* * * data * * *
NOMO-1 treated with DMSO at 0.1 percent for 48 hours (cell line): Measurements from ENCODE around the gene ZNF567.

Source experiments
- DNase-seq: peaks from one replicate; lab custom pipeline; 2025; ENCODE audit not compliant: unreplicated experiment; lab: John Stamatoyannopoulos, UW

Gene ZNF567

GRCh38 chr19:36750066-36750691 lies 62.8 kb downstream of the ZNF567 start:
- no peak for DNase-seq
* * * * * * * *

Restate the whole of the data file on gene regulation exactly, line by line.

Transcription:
NOMO-1 treated with DMSO at 0.1 percent for 48 hours (cell line): Measurements from ENCODE around the gene ZNF567.

Source experiments
- DNase-seq: peaks from one replicate; lab custom pipeline; 2025; ENCODE audit not compliant: unreplicated experiment; lab: John Stamatoyannopoulos, UW

Gene ZNF567

GRCh38 chr19:36750066-36750691 lies 62.8 kb downstream of the ZNF567 start:
- no peak for DNase-seq